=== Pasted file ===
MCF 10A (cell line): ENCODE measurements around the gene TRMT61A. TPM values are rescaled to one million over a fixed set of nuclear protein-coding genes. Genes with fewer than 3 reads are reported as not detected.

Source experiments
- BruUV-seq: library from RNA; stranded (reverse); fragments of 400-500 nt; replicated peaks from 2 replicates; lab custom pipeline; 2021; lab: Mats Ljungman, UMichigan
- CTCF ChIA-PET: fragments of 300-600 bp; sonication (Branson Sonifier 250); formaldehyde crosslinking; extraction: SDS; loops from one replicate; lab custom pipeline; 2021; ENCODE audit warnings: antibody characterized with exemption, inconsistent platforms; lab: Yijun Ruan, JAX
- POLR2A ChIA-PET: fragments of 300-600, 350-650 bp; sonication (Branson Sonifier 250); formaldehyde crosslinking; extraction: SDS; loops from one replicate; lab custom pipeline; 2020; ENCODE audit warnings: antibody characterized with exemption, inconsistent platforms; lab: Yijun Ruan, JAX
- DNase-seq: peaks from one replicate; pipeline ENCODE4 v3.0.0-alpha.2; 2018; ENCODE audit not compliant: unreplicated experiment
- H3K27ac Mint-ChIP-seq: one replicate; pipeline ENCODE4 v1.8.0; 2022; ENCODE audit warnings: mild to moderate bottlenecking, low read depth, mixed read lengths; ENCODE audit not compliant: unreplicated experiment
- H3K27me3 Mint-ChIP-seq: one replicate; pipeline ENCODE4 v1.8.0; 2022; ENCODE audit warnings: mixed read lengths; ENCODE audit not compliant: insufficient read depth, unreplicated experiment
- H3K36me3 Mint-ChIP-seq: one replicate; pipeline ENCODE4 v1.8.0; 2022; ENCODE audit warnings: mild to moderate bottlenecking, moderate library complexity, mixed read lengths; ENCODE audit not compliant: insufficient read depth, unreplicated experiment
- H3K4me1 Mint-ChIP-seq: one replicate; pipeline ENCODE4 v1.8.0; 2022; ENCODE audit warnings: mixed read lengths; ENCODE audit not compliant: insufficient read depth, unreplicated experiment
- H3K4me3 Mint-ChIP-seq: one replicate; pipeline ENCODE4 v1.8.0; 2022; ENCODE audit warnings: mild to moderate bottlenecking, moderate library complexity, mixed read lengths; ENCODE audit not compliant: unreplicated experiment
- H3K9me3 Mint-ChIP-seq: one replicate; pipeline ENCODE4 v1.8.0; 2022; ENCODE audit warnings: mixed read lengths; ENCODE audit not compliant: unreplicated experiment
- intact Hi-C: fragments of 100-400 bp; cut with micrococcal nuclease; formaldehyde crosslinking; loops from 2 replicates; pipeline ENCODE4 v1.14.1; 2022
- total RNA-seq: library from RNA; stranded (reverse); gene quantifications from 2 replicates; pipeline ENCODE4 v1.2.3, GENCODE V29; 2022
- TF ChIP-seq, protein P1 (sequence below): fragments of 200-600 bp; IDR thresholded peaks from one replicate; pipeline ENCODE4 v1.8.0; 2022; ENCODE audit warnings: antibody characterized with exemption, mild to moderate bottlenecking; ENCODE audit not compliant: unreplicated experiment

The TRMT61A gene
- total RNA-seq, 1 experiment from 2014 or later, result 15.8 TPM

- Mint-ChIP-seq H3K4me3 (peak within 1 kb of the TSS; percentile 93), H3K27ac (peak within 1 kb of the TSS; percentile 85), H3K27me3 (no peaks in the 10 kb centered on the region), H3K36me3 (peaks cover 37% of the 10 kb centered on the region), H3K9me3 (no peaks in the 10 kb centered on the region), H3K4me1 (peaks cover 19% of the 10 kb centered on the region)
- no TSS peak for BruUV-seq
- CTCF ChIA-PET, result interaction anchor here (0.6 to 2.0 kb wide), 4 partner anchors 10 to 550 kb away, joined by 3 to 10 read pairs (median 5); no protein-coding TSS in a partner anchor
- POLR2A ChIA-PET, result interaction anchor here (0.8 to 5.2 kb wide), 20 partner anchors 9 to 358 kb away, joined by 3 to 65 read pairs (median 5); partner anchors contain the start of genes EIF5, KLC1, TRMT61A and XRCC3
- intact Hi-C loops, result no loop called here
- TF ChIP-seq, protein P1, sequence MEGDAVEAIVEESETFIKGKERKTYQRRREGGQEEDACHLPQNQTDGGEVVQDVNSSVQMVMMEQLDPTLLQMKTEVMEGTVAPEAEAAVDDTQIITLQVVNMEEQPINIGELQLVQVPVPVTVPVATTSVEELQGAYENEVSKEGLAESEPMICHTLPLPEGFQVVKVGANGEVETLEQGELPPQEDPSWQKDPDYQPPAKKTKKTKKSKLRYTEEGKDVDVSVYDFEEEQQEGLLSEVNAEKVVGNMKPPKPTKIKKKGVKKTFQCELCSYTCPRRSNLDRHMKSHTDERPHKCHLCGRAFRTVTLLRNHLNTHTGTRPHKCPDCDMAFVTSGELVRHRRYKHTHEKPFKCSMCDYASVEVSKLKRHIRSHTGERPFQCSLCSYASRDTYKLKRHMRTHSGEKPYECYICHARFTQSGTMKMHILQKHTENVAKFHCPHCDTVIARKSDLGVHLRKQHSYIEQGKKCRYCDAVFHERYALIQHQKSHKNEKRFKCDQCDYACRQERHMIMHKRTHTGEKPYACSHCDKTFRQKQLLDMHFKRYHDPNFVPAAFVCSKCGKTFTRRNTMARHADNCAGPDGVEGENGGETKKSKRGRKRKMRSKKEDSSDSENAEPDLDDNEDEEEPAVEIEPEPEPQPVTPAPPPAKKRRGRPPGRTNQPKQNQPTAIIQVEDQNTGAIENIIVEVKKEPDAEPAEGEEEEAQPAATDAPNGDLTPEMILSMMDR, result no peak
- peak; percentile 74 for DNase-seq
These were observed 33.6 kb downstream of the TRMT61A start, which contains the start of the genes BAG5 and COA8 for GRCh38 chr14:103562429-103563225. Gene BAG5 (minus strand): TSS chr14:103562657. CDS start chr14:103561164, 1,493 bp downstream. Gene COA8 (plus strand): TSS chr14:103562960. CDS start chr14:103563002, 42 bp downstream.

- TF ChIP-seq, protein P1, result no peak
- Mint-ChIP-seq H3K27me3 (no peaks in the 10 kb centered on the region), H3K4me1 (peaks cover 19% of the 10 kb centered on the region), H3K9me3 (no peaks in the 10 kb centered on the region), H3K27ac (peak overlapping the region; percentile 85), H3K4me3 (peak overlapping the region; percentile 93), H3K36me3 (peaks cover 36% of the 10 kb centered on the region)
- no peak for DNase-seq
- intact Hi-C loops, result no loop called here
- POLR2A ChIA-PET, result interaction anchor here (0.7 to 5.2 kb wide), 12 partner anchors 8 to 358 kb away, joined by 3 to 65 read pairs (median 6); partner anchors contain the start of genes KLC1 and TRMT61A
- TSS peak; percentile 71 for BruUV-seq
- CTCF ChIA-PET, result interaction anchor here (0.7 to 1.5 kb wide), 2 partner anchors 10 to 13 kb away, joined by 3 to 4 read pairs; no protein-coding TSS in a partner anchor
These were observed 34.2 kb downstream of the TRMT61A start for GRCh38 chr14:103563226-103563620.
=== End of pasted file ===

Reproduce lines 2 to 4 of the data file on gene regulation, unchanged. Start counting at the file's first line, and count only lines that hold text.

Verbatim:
Source experiments
- BruUV-seq: library from RNA; stranded (reverse); fragments of 400-500 nt; replicated peaks from 2 replicates; lab custom pipeline; 2021; lab: Mats Ljungman, UMichigan
- CTCF ChIA-PET: fragments of 300-600 bp; sonication (Branson Sonifier 250); formaldehyde crosslinking; extraction: SDS; loops from one replicate; lab custom pipeline; 2021; ENCODE audit warnings: antibody characterized with exemption, inconsistent platforms; lab: Yijun Ruan, JAX